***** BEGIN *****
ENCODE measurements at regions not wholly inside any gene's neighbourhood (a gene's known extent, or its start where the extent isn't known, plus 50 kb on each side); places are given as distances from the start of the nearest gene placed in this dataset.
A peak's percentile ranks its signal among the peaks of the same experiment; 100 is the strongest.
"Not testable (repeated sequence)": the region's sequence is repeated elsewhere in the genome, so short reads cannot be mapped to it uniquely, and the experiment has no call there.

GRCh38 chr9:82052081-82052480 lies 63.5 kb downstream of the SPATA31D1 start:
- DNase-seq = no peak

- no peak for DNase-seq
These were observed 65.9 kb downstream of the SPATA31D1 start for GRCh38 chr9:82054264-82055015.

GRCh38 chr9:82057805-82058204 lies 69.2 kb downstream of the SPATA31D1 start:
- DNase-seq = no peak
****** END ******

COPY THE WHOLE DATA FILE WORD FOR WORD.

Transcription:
ENCODE measurements at regions not wholly inside any gene's neighbourhood (a gene's known extent, or its start where the extent isn't known, plus 50 kb on each side); places are given as distances from the start of the nearest gene placed in this dataset.
A peak's percentile ranks its signal among the peaks of the same experiment; 100 is the strongest.
"Not testable (repeated sequence)": the region's sequence is repeated elsewhere in the genome, so short reads cannot be mapped to it uniquely, and the experiment has no call there.

GRCh38 chr9:82052081-82052480 lies 63.5 kb downstream of the SPATA31D1 start:
- DNase-seq = no peak

- no peak for DNase-seq
These were observed 65.9 kb downstream of the SPATA31D1 start for GRCh38 chr9:82054264-82055015.

GRCh38 chr9:82057805-82058204 lies 69.2 kb downstream of the SPATA31D1 start:
- DNase-seq = no peak